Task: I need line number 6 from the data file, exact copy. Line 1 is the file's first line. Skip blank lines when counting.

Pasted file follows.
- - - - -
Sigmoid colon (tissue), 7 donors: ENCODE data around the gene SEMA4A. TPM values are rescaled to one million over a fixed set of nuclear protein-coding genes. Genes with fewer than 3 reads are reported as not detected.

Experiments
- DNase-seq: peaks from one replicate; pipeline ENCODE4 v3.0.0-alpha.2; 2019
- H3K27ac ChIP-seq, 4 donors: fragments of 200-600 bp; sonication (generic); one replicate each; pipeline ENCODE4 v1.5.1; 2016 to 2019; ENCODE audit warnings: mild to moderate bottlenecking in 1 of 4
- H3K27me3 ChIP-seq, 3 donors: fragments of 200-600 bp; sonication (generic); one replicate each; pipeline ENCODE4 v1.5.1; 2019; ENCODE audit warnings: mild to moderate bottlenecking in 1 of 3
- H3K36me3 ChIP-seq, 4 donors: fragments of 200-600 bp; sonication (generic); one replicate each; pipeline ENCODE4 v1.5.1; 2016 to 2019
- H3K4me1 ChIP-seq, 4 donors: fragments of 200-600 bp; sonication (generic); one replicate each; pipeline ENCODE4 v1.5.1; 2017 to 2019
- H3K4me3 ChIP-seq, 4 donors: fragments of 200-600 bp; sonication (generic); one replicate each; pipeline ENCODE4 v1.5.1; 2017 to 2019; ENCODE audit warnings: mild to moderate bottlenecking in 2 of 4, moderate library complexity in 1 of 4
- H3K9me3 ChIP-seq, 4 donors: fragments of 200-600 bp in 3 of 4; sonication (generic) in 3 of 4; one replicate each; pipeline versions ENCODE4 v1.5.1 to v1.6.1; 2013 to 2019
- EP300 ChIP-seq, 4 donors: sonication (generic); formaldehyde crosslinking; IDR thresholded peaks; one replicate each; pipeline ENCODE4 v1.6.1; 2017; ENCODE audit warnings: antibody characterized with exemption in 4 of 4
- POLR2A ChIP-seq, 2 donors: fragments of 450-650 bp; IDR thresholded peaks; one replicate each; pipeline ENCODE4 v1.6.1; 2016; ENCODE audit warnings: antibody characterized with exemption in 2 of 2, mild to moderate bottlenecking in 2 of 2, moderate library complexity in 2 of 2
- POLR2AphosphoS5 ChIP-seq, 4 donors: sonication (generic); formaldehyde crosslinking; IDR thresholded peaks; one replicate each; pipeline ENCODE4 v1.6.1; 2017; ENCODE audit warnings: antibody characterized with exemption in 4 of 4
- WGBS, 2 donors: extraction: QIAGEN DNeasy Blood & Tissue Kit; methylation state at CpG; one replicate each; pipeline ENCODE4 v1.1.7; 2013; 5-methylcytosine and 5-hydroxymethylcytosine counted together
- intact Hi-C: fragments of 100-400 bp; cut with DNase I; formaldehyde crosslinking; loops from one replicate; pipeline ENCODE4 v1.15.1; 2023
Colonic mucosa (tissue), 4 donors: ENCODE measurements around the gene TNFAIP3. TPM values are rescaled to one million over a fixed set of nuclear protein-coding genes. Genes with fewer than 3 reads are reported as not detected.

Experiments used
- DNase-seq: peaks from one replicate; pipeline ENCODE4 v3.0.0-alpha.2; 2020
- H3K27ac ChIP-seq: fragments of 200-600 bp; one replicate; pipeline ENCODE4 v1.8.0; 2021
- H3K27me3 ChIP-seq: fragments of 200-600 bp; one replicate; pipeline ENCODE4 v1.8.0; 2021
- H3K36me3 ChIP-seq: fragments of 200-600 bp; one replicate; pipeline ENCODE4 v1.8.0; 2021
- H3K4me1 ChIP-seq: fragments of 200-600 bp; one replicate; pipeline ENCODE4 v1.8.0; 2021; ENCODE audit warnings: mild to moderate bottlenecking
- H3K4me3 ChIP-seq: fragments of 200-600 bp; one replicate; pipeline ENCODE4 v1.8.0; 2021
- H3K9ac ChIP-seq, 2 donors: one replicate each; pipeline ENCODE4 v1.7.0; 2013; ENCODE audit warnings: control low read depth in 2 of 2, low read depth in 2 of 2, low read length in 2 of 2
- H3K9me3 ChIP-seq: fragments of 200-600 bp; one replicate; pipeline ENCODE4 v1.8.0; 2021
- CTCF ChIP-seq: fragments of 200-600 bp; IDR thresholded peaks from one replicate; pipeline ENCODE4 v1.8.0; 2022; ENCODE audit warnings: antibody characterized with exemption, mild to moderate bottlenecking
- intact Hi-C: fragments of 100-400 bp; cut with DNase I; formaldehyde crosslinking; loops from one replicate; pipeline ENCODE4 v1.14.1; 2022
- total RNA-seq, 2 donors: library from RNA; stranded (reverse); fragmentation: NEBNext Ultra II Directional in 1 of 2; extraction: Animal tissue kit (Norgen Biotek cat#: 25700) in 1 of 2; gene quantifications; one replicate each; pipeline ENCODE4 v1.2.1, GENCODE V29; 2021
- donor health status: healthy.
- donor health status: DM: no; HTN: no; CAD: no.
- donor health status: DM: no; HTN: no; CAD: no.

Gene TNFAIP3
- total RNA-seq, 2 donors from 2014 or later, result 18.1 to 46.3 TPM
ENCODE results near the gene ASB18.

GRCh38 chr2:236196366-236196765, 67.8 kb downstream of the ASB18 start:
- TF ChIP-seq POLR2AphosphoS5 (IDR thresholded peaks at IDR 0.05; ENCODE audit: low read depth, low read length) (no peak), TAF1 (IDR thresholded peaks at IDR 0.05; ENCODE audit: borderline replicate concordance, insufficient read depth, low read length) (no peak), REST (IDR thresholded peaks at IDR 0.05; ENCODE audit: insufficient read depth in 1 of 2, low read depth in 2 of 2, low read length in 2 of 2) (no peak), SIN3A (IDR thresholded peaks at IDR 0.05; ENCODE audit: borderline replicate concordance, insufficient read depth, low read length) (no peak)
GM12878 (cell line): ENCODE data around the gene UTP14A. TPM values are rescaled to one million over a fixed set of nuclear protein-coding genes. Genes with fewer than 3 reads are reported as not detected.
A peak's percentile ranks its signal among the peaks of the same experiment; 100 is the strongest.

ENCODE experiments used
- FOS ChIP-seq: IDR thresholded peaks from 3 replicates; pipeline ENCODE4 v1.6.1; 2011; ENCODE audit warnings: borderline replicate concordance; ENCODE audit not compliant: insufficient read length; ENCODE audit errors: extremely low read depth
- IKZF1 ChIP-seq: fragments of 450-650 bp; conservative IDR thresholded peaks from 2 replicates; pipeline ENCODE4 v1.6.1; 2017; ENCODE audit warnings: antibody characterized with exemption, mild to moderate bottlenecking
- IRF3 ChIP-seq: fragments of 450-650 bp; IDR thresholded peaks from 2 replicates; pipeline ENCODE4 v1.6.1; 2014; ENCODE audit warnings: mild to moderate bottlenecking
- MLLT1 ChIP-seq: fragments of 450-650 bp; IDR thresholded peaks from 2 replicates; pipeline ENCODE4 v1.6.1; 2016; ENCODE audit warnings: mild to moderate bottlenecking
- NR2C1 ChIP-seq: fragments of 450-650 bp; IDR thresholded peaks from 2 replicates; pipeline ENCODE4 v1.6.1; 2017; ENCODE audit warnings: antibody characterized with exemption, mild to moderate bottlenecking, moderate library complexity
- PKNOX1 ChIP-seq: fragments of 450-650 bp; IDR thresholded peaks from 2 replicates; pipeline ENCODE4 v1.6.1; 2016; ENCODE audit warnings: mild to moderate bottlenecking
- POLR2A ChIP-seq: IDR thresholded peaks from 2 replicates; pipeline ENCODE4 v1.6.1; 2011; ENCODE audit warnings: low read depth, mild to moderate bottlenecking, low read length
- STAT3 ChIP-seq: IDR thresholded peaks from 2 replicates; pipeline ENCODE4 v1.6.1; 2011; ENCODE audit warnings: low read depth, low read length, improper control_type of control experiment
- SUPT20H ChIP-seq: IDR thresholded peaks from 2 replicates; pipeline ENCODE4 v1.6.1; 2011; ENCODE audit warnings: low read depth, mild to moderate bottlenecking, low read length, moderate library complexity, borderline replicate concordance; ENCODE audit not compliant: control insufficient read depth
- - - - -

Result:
- H3K36me3 ChIP-seq, 4 donors: fragments of 200-600 bp; sonication (generic); one replicate each; pipeline ENCODE4 v1.5.1; 2016 to 2019